Gnarly Reverb Swirl:

Phil Who?
About Phil Dirt

originally written by Ann Arbor, QOP, EME & GMTB
for the Eclectic Ear,a publication of the Coalition For Eclectic Radio


woodie You've undoubtedly seen him. He drives a black 1940 Ford Woody with a vintage long board sticking out of the back window and a '62 Fender Outboard Reverb stowed beside it. The license plate reads "REVERB." license plate He lives up in the Santa Cruz mountains on a dirt road within eye shot of the curl. He's 25 going on 50 with a big gray mustache and proxy locks. He's usually seen in a blue and black Pendleton over vintage Jansen yellow and white baggies, and huarache sandals with radial treads for soles. He's ridden Waimea, K38, Mavericks, The Hook, and Ocean Beach when it's ugly. Even if you've never seen him, on Saturday nights you can hear him on Surf's Up! from 7-10PM on KFJC 89.7FM - Phil Dirt.

Gnarly reverb swirl...

Surf's Up! is the longest running instrumental surf show in the world, and has been the catalyst for the Bay Area surf music scene. Surf's Up! is more than just surf music. Phil Dirt provides color with facts and rumors about the artists. pipline He doesn't just play "Pipeline" and "Wipe Out." Surf's Up is not the Ventures and the Beach Boys. It is REAL surf music--no vocals. It is filled with obscuros and unreleased gems, live performances, new releases, and special remixes. It is Surf Beat from all over the world, both historic and leading edge.

Surf beat's first heyday from 1961-'65 produced some 1200 singles by thousands of bands. These historic singles plus the work of more than 100 bands currently playing and recording surf music around the world provide the foundation for Surf's Up. Add to this foundation music from the numerous live radio concerts Phil produces, and you have an explosive gnarly reverb swirl of totally tubular radio.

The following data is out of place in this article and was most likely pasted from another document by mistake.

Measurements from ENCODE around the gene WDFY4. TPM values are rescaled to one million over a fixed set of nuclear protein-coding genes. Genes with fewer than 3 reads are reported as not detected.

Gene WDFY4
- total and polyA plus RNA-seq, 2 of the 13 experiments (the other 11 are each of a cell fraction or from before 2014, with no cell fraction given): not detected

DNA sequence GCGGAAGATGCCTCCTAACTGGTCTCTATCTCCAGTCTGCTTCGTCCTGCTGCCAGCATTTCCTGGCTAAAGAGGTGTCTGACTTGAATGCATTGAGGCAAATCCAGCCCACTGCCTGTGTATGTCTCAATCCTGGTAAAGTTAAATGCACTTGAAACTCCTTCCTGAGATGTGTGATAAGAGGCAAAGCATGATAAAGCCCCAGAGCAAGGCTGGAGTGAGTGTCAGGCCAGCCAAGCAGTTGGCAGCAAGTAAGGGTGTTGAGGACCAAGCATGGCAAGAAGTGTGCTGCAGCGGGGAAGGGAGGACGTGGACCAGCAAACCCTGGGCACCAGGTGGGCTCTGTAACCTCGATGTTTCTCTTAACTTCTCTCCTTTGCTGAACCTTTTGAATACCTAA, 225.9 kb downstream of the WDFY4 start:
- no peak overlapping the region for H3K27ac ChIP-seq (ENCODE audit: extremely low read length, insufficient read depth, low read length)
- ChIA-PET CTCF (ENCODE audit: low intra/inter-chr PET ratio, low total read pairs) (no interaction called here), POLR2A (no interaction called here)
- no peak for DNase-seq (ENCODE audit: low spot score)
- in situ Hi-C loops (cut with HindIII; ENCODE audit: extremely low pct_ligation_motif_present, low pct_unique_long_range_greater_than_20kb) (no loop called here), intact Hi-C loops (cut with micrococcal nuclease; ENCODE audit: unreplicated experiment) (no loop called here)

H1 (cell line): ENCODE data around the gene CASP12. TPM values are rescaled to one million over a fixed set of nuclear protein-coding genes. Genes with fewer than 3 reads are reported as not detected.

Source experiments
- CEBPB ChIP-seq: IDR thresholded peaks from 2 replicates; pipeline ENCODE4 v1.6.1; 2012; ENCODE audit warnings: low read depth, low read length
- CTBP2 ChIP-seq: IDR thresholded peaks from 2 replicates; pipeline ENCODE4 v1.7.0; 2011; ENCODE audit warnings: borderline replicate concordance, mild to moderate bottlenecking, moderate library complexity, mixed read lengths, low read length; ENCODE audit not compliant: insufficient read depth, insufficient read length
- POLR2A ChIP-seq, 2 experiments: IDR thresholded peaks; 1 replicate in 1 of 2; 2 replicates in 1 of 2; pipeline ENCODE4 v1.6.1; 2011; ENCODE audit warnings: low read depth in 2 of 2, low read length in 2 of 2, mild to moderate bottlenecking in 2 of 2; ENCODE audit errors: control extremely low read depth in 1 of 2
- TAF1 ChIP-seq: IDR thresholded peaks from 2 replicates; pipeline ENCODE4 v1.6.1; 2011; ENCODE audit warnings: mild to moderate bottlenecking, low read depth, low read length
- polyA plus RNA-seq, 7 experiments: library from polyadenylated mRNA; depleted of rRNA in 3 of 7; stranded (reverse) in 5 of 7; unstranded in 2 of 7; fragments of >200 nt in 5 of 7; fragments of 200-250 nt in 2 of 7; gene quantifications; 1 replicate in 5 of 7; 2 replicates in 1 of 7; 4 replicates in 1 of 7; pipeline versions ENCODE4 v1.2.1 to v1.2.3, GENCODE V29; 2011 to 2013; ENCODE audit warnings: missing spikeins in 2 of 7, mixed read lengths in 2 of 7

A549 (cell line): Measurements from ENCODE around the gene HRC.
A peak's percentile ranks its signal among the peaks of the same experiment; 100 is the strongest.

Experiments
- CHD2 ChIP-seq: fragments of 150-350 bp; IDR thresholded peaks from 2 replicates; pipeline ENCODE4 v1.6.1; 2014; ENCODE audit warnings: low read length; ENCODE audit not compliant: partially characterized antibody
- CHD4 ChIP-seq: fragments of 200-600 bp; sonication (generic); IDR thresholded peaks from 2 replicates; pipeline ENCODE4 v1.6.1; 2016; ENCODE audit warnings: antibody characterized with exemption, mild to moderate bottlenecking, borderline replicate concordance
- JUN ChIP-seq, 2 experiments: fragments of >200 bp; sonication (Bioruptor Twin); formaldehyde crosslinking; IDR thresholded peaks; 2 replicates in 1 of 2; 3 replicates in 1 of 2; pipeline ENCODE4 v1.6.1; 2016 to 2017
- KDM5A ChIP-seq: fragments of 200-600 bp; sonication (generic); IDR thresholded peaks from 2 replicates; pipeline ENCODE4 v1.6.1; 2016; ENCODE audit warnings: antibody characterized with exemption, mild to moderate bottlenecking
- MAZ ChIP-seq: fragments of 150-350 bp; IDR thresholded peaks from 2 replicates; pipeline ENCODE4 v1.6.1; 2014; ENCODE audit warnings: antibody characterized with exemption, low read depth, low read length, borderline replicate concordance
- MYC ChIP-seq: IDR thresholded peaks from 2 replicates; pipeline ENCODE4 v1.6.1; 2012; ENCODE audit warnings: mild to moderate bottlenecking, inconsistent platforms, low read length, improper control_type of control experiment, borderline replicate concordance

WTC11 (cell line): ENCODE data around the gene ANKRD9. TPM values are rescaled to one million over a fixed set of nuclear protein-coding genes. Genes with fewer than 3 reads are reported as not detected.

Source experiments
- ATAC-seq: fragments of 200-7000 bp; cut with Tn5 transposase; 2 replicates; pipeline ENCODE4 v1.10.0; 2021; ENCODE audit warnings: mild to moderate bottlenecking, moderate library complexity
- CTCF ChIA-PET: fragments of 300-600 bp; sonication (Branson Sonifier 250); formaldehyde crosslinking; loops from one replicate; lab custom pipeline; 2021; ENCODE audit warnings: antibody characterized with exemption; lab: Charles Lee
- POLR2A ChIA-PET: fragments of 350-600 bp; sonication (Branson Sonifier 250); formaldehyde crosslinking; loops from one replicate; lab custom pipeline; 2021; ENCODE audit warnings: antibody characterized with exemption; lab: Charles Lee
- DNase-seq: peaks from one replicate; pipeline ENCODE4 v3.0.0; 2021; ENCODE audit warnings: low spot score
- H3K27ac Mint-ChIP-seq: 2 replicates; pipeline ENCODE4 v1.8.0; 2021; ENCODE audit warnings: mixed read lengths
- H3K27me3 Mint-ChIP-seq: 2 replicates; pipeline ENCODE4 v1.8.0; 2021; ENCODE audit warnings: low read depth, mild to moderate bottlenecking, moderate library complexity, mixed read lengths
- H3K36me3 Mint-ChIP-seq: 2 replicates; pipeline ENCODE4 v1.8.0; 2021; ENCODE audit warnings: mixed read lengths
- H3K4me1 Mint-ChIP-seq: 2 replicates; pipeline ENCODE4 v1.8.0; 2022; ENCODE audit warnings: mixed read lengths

...No Johnny come lately...

In high school, Phil spent his post-homework evenings listening to radio from all over North America: KFWB Los Angeles, KRLA Pasadena, KHJ Los Angeles, KOL Seattle, KJR Seattle, KSTN Stockton, KMEN San Bernardino, KAFY Bakersfield, KMAK Fresno, WLS Chicago, CJOC Lethbridge (Alberta, Canada), XERB Mexico (Wolfman Jack), WBKW Buffalo.

Phil first discovered Surf Beat on KFWB 980AM Los Angeles in 1961. He'd been a collector of instrumental guitar rock for a number of years (Link Wray, Johnny & The Hurricanes, Duane Eddy, et. al.), as well as an afficianado of regional radio markets. Surf Beat snuck into his consciousness quietly when he first heard the Belairs' "Mr. Moto" and Dick Dale & The Del-tones' "Let's Go Trippin'" on KFWB. Quickly, the fire spread, and by 1962, Dick Dale had the top five sown up on KFWB with "Miserlou," "Mr. Peppermint Man" coupled with "Surf Beat," "Let's Go Trippin'" and "Shake 'n' Stomp." KRLA's Reb Foster (Mr. Rebel) did a special on the scene in '62 featuring the Belairs, richie allen Richie Allen & The Pacific Surfers, Dick Dale, the Challengers, Eddie and the Showmen, and others, playing both singles and album tracks.